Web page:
Born in 1958 - Peru
Anthony Aziz (B. 1961, USA)
Sammy Cucher (B. 1958, Peru)
Anthony Aziz and Sammy Cucher begun their career together in 1992, and have worked in a variety of media including digital imaging, sculpture, animation, and video-installation. Their new work “Some People”, a complex multi-channel video environment has been commissioned to premiere at the Indianapolis Museum of Art in 2012. Their work has been marked by a distinctive concern regarding technology and its impact on the human body and on consciousness. The “Synaptic Bliss” and “Scenapse” series, produced between 2003 -2008 address the landscape and can be seen as an extension of their work dealing with the body in the previous decade. In these seemingly classical landscape stillimages and videos, diverse forms are superimposed, become intertwined, and slowly emerge from an intensively colored flurry. Kaleidoscopic clouds evolve into trees, branches, meadows, flowers and undergrowth. Each individual shape seems in constant flux, becoming distinguished by a shift in tone, orientation, or size of its colored texture. The works in this series appear like electronic impressionism with almost hallucinatory, disorientating effects. In their work they have held a long conversation between the painterly and the photographic. Not only were their earlier works such as “Dystopia” (1994-95) based on the conventions and traditions of portraiture established in the renaissance, but the actual making of those digitally altered photographs involved a kind of electronic painting where pigment and paint were replaced by pixels and data. This dynamic relationship between these two mediums tipped decisively towards the painterly in later works like the “Nocturnes” and the videos from “Synaptic Bliss”(2003-4), where in an effort to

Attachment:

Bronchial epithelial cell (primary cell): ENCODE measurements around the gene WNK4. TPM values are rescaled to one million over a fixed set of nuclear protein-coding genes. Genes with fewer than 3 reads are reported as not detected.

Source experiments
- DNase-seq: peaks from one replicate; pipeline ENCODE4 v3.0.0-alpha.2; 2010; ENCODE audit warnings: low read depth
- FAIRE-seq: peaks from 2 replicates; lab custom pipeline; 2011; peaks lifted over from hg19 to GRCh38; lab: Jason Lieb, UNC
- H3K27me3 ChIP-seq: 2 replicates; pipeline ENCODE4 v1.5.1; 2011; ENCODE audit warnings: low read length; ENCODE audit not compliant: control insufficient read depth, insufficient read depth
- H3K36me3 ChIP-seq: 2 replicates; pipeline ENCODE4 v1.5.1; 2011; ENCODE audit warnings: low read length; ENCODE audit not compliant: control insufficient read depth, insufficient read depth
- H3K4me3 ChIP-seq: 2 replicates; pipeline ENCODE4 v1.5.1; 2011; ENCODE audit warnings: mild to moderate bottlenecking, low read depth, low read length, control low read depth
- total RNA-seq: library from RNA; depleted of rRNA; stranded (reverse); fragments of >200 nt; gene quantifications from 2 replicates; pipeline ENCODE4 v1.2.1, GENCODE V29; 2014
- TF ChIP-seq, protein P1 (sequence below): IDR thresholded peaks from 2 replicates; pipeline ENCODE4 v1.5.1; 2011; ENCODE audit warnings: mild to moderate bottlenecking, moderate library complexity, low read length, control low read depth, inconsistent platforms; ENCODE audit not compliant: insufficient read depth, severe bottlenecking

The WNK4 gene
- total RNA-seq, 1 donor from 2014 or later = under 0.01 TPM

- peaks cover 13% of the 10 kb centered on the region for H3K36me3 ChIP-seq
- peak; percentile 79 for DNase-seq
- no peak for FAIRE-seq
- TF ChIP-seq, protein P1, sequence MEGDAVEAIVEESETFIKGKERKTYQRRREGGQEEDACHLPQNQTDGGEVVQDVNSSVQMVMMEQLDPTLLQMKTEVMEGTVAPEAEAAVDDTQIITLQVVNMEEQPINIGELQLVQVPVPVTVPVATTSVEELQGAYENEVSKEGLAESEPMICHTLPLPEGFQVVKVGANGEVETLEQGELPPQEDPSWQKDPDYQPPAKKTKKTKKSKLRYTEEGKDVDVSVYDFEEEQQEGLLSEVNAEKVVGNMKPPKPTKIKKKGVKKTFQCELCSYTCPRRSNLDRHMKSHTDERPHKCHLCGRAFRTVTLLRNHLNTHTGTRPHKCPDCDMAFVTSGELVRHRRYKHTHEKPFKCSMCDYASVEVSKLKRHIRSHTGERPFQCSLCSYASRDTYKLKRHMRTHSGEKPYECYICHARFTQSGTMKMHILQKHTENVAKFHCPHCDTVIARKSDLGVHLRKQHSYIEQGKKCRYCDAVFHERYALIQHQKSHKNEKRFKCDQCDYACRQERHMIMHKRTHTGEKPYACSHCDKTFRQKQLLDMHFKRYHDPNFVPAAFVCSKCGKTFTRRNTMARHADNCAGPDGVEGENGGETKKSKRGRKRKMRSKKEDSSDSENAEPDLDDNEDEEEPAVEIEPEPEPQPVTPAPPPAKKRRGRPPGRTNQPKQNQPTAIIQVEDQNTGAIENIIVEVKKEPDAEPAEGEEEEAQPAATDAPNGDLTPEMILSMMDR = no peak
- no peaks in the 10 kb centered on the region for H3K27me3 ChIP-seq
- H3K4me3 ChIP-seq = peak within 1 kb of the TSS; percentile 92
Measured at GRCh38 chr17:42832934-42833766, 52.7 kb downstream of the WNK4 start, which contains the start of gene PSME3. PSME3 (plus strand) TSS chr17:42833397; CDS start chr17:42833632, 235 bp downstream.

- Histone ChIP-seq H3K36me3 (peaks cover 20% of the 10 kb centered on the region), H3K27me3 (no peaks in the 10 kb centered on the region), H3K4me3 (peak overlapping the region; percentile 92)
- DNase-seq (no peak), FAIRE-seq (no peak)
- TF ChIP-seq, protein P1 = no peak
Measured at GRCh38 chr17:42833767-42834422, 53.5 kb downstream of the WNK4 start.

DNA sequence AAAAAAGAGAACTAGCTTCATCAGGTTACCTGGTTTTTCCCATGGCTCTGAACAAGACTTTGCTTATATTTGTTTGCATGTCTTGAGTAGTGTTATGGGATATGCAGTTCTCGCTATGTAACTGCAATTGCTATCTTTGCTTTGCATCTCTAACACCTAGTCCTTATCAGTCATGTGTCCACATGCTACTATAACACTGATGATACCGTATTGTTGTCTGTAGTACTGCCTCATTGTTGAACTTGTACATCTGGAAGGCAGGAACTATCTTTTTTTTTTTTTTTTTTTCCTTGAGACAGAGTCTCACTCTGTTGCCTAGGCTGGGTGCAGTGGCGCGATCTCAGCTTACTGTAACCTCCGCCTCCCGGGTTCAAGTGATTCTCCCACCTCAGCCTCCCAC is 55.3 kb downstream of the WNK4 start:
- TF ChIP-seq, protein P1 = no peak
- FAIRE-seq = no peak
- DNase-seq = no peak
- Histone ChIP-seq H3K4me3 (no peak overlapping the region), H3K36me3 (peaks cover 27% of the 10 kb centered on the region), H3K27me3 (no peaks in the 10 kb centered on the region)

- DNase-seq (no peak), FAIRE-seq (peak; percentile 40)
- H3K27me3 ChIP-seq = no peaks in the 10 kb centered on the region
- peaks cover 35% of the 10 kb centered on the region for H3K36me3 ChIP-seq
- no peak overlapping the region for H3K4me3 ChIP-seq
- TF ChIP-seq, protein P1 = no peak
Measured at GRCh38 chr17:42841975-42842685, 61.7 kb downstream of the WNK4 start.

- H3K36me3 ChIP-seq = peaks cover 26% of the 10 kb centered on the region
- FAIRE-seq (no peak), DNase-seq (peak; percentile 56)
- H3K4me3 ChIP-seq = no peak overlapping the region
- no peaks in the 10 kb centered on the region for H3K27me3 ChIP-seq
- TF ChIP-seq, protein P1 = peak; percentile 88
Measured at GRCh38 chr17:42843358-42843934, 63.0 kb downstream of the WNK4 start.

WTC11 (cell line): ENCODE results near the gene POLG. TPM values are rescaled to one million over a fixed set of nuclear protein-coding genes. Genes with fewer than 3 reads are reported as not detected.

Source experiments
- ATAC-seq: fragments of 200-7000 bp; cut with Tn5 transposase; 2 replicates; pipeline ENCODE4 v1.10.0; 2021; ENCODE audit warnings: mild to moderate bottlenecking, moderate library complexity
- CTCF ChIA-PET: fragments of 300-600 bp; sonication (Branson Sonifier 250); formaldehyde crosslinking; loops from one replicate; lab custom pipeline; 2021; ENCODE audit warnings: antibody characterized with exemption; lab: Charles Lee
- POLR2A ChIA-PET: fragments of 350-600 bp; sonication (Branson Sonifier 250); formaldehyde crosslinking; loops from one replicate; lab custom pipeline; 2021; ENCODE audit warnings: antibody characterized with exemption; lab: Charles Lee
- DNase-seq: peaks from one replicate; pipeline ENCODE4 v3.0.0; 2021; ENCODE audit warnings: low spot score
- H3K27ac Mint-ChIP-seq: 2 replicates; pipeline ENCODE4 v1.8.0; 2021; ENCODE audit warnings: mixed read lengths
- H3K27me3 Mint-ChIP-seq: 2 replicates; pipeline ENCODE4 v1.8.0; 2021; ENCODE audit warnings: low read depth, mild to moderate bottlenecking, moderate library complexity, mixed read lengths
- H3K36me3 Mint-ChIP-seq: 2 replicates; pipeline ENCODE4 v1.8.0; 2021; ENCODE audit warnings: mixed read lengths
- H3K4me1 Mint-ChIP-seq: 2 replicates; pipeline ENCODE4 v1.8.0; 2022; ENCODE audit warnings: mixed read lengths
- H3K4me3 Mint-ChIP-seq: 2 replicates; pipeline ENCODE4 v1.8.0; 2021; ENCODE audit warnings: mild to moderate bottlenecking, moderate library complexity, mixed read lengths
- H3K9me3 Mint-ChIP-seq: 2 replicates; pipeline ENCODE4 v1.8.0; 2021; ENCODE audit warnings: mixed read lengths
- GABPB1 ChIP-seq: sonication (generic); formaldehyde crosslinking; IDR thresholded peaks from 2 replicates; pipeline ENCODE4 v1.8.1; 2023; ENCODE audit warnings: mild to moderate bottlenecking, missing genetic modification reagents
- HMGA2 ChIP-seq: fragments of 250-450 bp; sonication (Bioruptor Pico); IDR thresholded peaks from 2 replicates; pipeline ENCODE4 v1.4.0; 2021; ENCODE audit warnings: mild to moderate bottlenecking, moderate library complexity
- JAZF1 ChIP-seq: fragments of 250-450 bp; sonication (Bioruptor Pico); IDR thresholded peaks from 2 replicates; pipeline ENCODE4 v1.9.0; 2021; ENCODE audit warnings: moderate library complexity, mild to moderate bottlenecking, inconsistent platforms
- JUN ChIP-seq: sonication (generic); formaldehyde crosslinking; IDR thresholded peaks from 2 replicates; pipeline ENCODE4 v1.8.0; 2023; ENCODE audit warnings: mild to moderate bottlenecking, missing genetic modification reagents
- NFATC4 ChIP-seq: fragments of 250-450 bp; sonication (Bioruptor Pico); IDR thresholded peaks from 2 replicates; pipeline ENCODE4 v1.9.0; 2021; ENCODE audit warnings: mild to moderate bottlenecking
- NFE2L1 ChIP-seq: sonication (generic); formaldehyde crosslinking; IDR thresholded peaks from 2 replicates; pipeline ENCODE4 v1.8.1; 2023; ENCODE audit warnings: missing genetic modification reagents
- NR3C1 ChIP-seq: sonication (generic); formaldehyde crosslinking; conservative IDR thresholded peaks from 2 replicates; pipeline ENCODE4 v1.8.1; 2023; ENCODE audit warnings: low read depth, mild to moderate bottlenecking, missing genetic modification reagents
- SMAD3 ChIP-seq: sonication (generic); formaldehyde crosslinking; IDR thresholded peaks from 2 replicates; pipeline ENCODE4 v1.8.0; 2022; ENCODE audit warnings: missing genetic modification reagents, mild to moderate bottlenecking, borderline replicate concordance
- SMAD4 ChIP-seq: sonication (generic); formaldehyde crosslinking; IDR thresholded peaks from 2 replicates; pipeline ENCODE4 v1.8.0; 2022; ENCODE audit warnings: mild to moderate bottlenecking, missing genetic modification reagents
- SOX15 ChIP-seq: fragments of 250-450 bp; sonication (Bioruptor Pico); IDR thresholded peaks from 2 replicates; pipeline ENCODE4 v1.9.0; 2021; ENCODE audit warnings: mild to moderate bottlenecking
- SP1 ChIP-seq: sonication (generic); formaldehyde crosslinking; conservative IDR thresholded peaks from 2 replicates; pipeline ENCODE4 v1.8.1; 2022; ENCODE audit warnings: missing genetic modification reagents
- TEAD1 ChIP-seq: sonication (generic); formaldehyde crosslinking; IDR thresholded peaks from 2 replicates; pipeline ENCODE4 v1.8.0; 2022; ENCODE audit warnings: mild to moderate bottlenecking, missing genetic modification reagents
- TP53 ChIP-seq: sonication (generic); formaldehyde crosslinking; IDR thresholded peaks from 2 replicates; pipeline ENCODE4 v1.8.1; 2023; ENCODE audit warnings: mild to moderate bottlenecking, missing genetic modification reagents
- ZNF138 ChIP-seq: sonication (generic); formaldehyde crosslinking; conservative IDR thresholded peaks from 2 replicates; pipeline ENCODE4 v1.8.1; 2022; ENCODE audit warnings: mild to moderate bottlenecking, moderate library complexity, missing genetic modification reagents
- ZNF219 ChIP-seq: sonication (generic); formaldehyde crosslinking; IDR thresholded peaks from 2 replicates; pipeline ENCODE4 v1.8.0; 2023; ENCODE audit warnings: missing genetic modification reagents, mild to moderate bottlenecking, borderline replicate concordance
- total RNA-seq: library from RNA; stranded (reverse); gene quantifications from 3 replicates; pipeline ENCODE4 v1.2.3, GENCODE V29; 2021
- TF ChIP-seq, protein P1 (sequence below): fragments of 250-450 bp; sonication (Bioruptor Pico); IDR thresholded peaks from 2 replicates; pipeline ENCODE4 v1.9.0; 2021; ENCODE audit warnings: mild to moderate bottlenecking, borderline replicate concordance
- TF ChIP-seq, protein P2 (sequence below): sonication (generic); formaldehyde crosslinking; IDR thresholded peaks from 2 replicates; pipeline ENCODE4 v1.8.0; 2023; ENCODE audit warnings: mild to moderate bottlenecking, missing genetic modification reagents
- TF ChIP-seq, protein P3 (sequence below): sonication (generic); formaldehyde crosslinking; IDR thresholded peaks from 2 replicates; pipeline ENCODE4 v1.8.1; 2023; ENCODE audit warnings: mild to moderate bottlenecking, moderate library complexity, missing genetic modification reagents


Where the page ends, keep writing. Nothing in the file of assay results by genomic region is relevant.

represent a mode of perception signed by digital technology and science, they let go of photographic realism and opted for a complex and multilayered flatness that veered towards abstraction and where color and line were the main expressive elements. In the “Scenapse” series they have reclaimed some elements of photographic representation and its power to capture and maintain the specificity of the world. Yet this world is modulated by fragmentation, separation, and reconstitution, as markers of a consciousness that can only see the world in pieces but that can achieve a kind of ecstatic hyper-awareness of the interconnectedness of all parts.
Aziz + Cucher are both members of the Faculty at Parsons The New School, New York.
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